Performance Analysis of Multiple User Optical Code Division Multiple Access

In this paper, we discuss and analyze an optical code division multiple access for multiple user system. Media access control implementation has been considered. For fulfilling the huge need of bandwidth services, technolo- gy tends to move to optical networks and three major optical systems come into existence. Code division of the optical network is most used and real concept interacted with users up to this time. Optical code division mul- tiple access provides complete spectrum to each and every user for the time of accessing the channel. In the pa- per, we have proposed network architecture with optical encoder and decoder along with optical code translator which is supporting multiple user systems. We integrate the code translator with encoding and decoding of opti- cal code to use the optical network at full extent and present the simulation validation results of 6 Gb/s 3-hop transmission by use of proposed architecture. Further, we have implemented experimentation with 6 users 3 Gb/s optical code division multiple access network. Through simulation structure, it is shown that the combina- tion of encoding with EDFA in multiple user environment system provides improvement in bit error rate and also improves the multiple access interference. With increase of users in the network, MAI value increases and our proposed scheme controls interference in the network.
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Energy Efficient IoT Virtualization Framework with Passive Optical Access Networks

Energy Efficient IoT Virtualization Framework with Passive Optical Access Networks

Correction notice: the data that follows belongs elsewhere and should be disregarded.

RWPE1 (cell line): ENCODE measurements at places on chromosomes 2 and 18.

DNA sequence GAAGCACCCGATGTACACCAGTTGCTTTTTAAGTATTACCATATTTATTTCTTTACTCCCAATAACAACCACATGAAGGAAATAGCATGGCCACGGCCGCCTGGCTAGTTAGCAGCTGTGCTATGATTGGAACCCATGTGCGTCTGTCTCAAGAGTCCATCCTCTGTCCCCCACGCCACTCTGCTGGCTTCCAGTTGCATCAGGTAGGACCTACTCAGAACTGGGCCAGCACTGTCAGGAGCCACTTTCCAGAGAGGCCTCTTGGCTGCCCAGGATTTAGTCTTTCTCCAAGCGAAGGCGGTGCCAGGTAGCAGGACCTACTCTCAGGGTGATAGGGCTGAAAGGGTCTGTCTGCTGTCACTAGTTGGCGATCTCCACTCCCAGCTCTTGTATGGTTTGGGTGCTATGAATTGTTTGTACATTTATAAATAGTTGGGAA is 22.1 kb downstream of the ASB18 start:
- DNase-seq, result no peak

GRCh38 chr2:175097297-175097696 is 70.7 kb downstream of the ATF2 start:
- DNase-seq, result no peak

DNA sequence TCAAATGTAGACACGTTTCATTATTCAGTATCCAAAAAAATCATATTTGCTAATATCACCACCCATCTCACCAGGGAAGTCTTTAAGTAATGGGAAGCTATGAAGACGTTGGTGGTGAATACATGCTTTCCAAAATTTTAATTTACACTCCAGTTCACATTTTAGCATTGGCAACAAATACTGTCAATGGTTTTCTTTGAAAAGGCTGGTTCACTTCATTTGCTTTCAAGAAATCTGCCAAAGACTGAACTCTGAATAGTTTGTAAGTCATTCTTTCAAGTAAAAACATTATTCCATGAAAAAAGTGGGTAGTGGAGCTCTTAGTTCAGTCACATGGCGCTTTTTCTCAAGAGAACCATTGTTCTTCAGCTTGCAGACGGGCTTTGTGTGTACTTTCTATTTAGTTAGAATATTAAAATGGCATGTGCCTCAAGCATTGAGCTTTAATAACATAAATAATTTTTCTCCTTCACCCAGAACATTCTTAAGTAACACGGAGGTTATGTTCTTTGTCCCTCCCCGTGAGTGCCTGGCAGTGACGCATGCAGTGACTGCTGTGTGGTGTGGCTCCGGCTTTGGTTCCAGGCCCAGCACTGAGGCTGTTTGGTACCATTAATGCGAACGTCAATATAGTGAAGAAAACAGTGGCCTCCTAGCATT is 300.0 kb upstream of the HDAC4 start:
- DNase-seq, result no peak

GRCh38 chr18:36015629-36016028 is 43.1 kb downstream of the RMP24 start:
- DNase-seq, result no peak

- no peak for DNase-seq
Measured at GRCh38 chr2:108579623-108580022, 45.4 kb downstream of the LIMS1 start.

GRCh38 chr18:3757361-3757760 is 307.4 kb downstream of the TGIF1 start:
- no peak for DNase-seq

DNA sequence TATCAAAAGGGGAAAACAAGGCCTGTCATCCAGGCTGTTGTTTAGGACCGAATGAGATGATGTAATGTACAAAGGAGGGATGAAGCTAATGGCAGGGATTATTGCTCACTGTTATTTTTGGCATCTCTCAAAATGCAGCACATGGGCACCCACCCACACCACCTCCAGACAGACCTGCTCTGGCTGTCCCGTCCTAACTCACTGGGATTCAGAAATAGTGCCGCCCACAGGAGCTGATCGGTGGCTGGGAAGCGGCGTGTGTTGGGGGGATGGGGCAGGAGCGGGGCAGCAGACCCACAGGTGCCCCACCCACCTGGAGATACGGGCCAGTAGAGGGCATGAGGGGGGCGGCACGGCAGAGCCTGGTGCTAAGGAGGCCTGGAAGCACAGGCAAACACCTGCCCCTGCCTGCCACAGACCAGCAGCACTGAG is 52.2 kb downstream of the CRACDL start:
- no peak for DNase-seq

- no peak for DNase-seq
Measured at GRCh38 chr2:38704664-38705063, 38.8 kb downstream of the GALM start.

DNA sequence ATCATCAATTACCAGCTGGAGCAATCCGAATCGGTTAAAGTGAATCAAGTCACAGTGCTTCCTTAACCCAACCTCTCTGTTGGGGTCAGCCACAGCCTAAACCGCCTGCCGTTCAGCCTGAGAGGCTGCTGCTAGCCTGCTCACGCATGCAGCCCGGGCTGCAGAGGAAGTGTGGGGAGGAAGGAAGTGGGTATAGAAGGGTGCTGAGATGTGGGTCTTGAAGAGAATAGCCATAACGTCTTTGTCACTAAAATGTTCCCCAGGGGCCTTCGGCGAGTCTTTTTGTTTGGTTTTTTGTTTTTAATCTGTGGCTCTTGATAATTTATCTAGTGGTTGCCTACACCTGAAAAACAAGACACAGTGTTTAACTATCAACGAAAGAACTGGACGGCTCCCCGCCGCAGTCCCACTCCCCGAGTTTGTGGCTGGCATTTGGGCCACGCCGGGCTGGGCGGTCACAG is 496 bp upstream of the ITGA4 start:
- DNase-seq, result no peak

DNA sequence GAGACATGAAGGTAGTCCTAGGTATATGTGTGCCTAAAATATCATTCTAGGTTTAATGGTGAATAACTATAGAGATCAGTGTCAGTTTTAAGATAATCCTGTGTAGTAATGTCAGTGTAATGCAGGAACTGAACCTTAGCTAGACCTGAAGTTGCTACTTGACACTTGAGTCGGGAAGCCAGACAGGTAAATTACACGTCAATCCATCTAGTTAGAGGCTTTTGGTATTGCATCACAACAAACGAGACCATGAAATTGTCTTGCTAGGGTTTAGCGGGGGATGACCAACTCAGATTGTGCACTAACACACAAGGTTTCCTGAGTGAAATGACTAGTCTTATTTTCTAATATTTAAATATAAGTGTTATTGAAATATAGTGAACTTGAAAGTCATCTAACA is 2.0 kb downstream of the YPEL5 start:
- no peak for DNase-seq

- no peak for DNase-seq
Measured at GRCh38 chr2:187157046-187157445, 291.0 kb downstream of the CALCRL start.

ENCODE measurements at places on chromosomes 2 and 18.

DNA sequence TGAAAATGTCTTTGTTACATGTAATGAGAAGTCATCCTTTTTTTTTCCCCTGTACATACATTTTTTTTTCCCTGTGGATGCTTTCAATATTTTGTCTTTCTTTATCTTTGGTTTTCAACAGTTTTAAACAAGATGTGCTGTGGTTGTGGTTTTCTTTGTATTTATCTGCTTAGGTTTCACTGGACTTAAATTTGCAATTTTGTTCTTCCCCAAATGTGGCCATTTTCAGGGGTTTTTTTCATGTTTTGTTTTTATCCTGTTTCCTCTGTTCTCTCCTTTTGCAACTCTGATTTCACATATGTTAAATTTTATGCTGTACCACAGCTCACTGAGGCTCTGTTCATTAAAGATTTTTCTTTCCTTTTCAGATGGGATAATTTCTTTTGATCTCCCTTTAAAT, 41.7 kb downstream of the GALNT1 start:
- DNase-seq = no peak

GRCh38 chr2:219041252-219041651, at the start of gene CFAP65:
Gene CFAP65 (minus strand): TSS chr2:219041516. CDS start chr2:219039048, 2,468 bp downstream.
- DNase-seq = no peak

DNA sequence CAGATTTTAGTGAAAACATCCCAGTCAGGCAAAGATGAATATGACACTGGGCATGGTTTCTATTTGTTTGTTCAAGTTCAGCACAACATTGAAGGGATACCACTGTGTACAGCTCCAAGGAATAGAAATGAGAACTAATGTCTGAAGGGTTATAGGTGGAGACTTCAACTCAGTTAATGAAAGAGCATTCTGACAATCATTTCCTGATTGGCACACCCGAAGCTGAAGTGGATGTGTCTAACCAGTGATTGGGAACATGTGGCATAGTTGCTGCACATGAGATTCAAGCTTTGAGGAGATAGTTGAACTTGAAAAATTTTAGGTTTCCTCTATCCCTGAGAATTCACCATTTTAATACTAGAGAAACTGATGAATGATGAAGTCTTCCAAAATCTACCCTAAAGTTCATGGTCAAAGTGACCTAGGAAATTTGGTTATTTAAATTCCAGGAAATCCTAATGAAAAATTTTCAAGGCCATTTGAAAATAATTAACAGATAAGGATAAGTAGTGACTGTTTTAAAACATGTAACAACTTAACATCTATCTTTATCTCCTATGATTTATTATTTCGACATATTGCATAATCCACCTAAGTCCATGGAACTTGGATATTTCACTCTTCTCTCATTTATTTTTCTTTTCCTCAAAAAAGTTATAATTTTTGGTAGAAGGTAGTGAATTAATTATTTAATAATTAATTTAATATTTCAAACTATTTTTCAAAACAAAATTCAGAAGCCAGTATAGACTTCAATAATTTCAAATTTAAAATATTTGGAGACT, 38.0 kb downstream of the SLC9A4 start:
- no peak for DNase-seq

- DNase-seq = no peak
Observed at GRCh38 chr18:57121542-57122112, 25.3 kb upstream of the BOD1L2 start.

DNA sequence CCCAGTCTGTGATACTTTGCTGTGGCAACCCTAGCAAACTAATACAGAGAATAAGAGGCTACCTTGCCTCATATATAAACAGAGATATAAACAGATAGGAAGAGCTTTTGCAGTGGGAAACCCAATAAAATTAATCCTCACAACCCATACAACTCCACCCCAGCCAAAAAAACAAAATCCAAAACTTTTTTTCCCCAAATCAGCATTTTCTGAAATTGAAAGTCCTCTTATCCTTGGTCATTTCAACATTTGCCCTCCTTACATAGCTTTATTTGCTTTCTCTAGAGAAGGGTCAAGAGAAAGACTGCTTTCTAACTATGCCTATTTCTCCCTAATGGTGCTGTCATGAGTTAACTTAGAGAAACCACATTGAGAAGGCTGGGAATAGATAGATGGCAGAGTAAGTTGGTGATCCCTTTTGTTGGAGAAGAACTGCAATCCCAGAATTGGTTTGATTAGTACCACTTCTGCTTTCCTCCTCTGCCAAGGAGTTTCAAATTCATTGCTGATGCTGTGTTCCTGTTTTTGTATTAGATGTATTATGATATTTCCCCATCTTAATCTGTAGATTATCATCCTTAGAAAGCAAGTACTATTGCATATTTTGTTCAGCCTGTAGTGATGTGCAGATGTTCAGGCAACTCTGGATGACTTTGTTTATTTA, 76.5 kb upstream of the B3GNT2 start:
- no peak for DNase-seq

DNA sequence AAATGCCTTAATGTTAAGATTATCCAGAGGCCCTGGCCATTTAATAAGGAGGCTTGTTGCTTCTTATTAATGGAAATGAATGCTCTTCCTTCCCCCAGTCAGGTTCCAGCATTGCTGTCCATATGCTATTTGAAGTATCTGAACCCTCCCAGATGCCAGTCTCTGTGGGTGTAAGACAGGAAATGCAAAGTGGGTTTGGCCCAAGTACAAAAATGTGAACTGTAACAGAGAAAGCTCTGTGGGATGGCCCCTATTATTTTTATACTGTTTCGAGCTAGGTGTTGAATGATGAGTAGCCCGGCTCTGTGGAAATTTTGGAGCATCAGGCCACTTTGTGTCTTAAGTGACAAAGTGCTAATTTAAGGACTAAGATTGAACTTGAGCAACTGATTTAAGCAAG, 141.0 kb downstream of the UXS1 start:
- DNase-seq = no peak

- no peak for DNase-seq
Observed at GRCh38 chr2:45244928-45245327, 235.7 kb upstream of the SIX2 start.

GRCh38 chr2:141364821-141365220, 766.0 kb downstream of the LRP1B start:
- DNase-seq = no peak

As mentioned earlier, we considered two separated IoT networks connected to a PON access network. Each IoT network consisted of 50 IoT objects, 25 relays, one coordinator and one gateway. In addition, each IoT network connected to an ONU, both ONUs are connected to one OLT. The IoT objects, relay elements and the coordinator in each IoT network are distributed through 30m×30m area. The gateway is placed 100m away from the coordinator. The distribution of IoT objects is random and uniform while the position of each relay element is at every 6m distance. All devices in the IoT network communicate through using the Zigbee protocol. On the other hand, the gateway is connected to the ONU through Gigabit Ethernet link and the ONU is connected to the OLT through an optical fiber. We only consider uplink direction as it carries the highest amount of traffic. Consequently we do not allow the traffic to pass from one IoT network to another through the OLT. Our model accounts for the traffic induced power consumption in PON entities as well as in the receiving and transmitting components of the IoT network (including propagation losses and the power amplification) [10]. VMs in different layers are hosted by a CPU with an average power consumption of 5.5W [11]. The CPU utilization of the VMs belonging to a certain type is assumed to be independent of both the number of served IoT objects and the different traffic reduction percentages.